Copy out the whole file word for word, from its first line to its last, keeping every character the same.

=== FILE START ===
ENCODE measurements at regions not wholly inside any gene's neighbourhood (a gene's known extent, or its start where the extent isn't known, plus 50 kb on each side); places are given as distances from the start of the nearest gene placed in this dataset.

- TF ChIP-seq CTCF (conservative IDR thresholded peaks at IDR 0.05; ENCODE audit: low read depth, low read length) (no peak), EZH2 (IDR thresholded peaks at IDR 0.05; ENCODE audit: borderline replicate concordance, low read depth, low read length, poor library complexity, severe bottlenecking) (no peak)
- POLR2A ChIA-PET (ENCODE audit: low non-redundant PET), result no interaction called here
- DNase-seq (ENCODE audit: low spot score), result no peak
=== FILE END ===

ENCODE measurements at regions not wholly inside any gene's neighbourhood (a gene's known extent, or its start where the extent isn't known, plus 50 kb on each side); places are given as distances from the start of the nearest gene placed in this dataset.

- TF ChIP-seq CTCF (conservative IDR thresholded peaks at IDR 0.05; ENCODE audit: low read depth, low read length) (no peak), EZH2 (IDR thresholded peaks at IDR 0.05; ENCODE audit: borderline replicate concordance, low read depth, low read length, poor library complexity, severe bottlenecking) (no peak)
- POLR2A ChIA-PET (ENCODE audit: low non-redundant PET), result no interaction called here
- DNase-seq (ENCODE audit: low spot score), result no peak